Over $5 billion in structured settlements get issued each year. Are you anticipating a payout due to injury or medical malpractice? Then you’re going to want to know the difference between a structured settlement and a lump sum.
Wondering what these terms even mean? Or how to tell which one is better for your situation? Read on to learn the answer to all your questions about structured settlements and the lump sum tax.
What is a Structured Settlement Versus a Lump Sum Tax?
While these payments can result from winning a lawsuit, they can be used to avoid a court case altogether. Typically, these payments arise from personal injury, medical malpractice, worker’s compensation, or wrongful death lawsuits.
So, what’s the difference? Well, if you want your money all at once, you’ll receive it in a lump sum. If you want the payment over a period of years, you’d ask for a structured settlement.
Sometimes you need a structured settlement because the entity involved can’t pay the full amount at one time. But other times people opt for a structured settlement.
Why wouldn’t you want your money all at once? Simple: the lump sum tax.
Lump sum payouts are subject to tax. But structured settlements are not, thanks to the Periodic Payment Settlement Act. If a payment meets particular requirements (most structured settlements fit the bill), there are no taxes if you receive it over time.
So, you’ll have to choose between receiving less money all at once, or more money over a set period of time. Structured Settlements also ensure long-term financial security.
How Does a Structured Settlement Work?
So, how does a structured settlement work? First, the party receiving the money comes to a negotiation with the opposing party or their insurance carrier. This agreement can take place in or out of court.
After agreeing on an amount, the paying party purchases an annuity from a life insurance company. That way an impartial 3rd party can manage the regular payments. It also protects the ultimate sum from recessions and market fluctuations.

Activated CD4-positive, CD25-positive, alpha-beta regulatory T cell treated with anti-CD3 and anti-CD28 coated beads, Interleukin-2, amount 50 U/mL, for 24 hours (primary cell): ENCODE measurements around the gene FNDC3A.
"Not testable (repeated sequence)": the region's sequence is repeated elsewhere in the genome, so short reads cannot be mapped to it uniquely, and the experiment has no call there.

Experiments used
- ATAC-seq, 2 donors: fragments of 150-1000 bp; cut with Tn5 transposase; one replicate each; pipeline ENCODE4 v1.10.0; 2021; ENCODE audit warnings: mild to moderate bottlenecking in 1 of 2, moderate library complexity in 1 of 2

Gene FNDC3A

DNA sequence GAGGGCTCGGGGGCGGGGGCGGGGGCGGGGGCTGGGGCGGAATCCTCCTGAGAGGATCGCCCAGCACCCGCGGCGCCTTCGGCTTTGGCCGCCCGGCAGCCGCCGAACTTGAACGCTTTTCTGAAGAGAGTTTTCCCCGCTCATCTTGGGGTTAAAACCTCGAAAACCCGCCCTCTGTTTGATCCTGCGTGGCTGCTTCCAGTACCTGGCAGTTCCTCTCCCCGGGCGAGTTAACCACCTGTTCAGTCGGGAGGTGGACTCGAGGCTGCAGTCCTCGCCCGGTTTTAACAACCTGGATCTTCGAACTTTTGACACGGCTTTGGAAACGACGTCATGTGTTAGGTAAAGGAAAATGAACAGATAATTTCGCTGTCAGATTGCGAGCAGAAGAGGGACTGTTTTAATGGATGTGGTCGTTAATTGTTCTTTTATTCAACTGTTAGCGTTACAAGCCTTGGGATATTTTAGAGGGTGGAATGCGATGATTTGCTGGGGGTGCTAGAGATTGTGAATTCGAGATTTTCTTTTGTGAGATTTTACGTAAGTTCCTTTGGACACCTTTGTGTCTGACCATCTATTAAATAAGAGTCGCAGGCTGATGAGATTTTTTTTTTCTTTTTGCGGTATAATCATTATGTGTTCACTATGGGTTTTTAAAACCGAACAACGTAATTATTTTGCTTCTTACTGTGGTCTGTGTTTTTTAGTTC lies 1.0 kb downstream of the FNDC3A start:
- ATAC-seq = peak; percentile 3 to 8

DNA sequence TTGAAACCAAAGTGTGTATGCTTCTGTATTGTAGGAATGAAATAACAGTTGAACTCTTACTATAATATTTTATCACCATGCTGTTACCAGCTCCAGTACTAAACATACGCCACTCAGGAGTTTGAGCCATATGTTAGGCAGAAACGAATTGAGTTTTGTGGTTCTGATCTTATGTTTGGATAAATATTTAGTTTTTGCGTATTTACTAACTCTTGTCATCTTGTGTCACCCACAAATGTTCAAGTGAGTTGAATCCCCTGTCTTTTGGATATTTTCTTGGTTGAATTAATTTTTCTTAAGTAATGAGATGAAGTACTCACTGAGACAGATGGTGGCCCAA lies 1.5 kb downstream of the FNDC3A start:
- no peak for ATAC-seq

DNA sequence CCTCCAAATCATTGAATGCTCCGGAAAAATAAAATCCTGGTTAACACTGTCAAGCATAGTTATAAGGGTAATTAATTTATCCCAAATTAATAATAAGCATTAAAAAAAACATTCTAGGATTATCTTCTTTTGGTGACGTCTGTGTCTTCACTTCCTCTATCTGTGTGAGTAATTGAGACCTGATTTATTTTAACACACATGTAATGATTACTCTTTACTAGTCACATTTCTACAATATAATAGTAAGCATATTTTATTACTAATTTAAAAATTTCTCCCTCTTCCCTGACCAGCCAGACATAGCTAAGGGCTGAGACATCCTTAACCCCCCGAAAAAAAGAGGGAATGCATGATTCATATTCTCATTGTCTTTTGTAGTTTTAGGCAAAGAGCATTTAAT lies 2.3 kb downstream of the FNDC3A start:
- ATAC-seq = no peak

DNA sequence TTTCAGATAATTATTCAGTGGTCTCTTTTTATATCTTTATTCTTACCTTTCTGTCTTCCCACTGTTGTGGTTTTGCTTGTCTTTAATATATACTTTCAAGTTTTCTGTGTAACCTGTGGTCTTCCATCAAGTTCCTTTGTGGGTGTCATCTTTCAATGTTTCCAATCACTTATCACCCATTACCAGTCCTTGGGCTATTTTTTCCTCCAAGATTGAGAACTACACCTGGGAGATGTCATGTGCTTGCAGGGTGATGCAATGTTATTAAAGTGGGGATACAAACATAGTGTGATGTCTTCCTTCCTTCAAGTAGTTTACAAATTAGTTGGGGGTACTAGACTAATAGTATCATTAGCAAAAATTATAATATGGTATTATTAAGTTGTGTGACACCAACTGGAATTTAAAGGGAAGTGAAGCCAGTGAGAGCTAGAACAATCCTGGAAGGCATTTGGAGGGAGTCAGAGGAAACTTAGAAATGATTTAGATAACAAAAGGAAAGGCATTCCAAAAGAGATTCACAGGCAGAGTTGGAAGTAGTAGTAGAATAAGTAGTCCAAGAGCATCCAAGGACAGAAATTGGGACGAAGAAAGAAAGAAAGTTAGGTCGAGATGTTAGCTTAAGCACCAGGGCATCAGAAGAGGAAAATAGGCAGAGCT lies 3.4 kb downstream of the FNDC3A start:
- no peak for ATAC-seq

Some payments occur over a set number of years, while others pay over a lifetime. Additionally, some payments are stable over time. Others allow for an increase in benefits in the future.
Pros and Cons of a Structured Settlement
At face value, it’s simple. Do you want less money right now (lump sum)? Or do you want more money received over time (structured settlement)?
Of course, most of the time, things aren’t that simple. For example, if it’s payout for an injury that accrued medical bills, you might need the lump sum now to pay them off.
Additionally, having all your money means more flexibility. If you have an emergency, the money is there. With a structured settlement, you’ll incur charges for dipping into the rest of the money. Or you’ll need to sell your payments to another party — either one will cut into your payout.
The biggest benefit of structured settlements is that payments are tax-free. Additionally, your annuity will earn interest over time, netting you more money. And since they don’t fluctuate with market changes, a settlement is more secure.
There’s also the issue of discipline. Roughly a third of lottery winners end up bankrupt. Many people can’t resist making extravagant purchases when they get a lump sum payout.
A structured settlement prevents you from doing so. Additionally, if your injury means you’re unable to work, your structured settlement can make up for your income loss.
Still Can’t Decide?
If you still can’t decide whether you want to deal with the lump sum tax or choose a structured settlement, you’ll probably want to consult with a lawyer. Have a potential lawsuit? Consider using our personal injury calculator to see how much yours could be worth!